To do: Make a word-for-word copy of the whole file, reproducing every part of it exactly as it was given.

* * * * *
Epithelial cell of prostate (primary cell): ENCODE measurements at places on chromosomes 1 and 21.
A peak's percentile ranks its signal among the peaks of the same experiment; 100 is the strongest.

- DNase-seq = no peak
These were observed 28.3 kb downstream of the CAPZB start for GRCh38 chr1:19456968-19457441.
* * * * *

Epithelial cell of prostate (primary cell): ENCODE measurements at places on chromosomes 1 and 21.
A peak's percentile ranks its signal among the peaks of the same experiment; 100 is the strongest.

- DNase-seq = no peak
These were observed 28.3 kb downstream of the CAPZB start for GRCh38 chr1:19456968-19457441.